Results 1 to 4 of 4

Thread: DIY Marine HF Whip

  1. #1

    Default DIY Marine HF Whip

    Hello all,

    New member and pretty inexperienced HF user, so please accept my apologies for any terminology mistakes and do not for one second assume that I know what I am talking about. I have my Australian standard HF radio license (VK5MJD), which I achieved a few years ago. I have had very little chance to use it so far, and I am sorry to say a lot of the theory has leaked out my head too. I also have my Marine Radio Operator's Certificate of Proficiency, the one that allows me to use marine HF frequencies from the boat. Finally, I have an ACMA issued ship's station license (VNZ2045).

    That's the license side, in terms of hardware, on the boat I have one of the Icom marine HF radios that will also transmit on HAM frequencies, coupled with an AT-130 antenna tuner. The radio works very well, and I have had a few conversations with a maritime HF group along the East Coast of Australia on the 40 meter band, over a range of 1000 to 2000 km. The radio uses the 10 mm 316 stainless wire backstay of the mast as an antenna, with insulators at the top and about 2.5 meters from the deck, giving me around a 18 meter single wire antenna if I include the antenna feed wire from the back of the antenna tuner.

    Now, my problem is, one of the more common issues on sailing boats is the tendency for the mast to fall down at a bad moment. This is annoying enough on its own, but when it takes out your only means of communication with the outside world because it is also the antenna, well... let's just say it's not good at all.

    So, I would like to add a HF whip to the mix, just in case. I looked around and sadly the sort of antenna I would like I really cannot afford. Something like the Moonraker 22W or 29W would be great, but just way beyond my budget.

    So I wondered how hard it would be to make my own antenna, given, like most owners of very old boats, I am reasonably practical with hands on stuff.

    I have been reading around but I am drowning in terminology and theory, which, like I mentioned, I am a little weak on after all this time.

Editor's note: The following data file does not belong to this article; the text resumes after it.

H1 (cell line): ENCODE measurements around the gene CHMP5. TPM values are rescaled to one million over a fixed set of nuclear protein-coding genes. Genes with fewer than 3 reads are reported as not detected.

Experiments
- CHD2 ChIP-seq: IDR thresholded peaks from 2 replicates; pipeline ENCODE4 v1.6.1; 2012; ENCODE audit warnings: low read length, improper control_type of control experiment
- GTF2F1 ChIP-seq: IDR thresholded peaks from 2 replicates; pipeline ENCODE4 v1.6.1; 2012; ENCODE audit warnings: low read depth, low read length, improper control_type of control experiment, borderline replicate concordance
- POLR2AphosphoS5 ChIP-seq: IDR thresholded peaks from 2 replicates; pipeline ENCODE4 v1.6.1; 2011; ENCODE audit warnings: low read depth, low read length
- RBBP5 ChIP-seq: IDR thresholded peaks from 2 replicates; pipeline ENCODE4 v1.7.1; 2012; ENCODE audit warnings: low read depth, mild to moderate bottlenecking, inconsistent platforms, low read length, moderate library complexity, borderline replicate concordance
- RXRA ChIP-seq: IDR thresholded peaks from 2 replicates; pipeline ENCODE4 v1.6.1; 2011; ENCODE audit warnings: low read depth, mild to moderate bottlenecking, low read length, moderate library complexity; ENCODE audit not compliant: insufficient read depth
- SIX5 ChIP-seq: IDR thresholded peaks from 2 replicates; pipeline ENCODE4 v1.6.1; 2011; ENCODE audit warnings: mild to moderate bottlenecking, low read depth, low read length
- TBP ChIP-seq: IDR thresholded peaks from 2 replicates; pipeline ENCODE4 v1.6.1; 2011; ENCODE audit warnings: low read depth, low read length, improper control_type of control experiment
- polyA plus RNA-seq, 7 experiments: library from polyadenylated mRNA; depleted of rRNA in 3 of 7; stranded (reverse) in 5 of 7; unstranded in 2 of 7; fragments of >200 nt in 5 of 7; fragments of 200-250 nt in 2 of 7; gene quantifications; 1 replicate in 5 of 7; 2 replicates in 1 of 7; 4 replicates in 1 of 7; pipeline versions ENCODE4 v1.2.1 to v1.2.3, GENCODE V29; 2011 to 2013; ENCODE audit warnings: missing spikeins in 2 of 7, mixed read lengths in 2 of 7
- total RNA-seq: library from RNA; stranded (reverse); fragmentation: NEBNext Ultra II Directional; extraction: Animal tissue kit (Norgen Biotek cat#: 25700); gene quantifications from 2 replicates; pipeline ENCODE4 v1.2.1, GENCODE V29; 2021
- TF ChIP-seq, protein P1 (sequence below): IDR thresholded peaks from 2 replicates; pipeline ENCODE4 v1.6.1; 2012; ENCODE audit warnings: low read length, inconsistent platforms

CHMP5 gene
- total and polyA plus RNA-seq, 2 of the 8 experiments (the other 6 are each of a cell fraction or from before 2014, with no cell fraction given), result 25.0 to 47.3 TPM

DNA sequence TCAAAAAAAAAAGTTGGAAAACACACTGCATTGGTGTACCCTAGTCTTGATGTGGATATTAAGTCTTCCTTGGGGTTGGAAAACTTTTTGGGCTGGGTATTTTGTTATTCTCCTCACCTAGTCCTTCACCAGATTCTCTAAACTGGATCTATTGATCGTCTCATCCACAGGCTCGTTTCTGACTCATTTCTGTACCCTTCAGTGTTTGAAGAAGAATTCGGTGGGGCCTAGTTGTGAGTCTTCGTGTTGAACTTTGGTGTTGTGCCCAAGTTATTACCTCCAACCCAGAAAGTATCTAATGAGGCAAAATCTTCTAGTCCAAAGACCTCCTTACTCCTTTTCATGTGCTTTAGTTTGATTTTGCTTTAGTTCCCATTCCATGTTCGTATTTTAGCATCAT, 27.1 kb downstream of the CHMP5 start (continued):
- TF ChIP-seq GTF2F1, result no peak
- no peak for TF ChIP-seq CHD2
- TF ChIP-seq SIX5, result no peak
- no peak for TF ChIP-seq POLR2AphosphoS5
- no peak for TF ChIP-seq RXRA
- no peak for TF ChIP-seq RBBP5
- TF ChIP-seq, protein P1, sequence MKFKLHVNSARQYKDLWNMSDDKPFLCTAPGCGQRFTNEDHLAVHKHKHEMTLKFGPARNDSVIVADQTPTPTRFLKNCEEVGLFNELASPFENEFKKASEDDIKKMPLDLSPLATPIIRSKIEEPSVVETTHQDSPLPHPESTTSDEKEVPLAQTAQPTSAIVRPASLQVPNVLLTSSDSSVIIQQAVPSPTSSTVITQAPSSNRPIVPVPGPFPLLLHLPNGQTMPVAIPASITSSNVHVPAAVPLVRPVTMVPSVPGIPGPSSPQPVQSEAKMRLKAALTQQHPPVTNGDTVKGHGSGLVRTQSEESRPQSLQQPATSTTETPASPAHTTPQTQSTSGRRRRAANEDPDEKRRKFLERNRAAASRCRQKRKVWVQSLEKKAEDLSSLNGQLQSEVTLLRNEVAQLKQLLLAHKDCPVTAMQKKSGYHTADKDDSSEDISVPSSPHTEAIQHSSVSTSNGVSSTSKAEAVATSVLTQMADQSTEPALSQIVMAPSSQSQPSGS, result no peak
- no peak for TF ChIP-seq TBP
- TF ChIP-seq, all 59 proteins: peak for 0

I am told that AT-130 would tune a nail if I needed it to, so I think I have an advantage there. I also have LOTS of space to mount something and length is not a problem as the mast means I cannot go under anything lower than 20 meters anyway.

    So far, I am thinking of something like an aluminium pole around 8 meters long (length based entirely on what Moonraker seem to thing is wise), with a coil of insulated wire wrapped around it, but depending on what I have read online, this will either work very well or not at all.

    Can anyone point me to a helpful resource, or share their own wisdom, on such a construction?


  2. #2
    Super Moderator 5B4AJB's Avatar
    Join Date
    Mar 2008
    Meneou, Cyprus


    G0OEK sent me this on DRM a long time ago, maybe its something like you describe...
    Attached Images Attached Images

  3. #3


    Quote Originally Posted by 5B4AJB View Post
    G0OEK sent me this on DRM a long time ago, maybe its something like you describe...
    Ok, so PVC not aluminium. Is that a better option?

    Also, 70 feet of wire, is that optimal for a particular frequency range? (I feel I should be able to figure that out from my HF theory but then I do not understand the effect the spiral wind would have on resonant frequency.)

    Finally, that diagram shows a line running from the tip of the antenna back down at 45 degrees. Is that part of the antenna wire because if so it would not work in my situation.

  4. #4


    Sorry for the delayed response, I thought I had answered but I cannot see it yet. I am new so my posts need to be moderated first.

    I am not sure if that is the sort of thing because the diagram is a bit confusing. There appears to be a wire from the top of the antenna to ground?

Tags for this Thread


Posting Permissions

  • You may not post new threads
  • You may not post replies
  • You may not post attachments
  • You may not edit your posts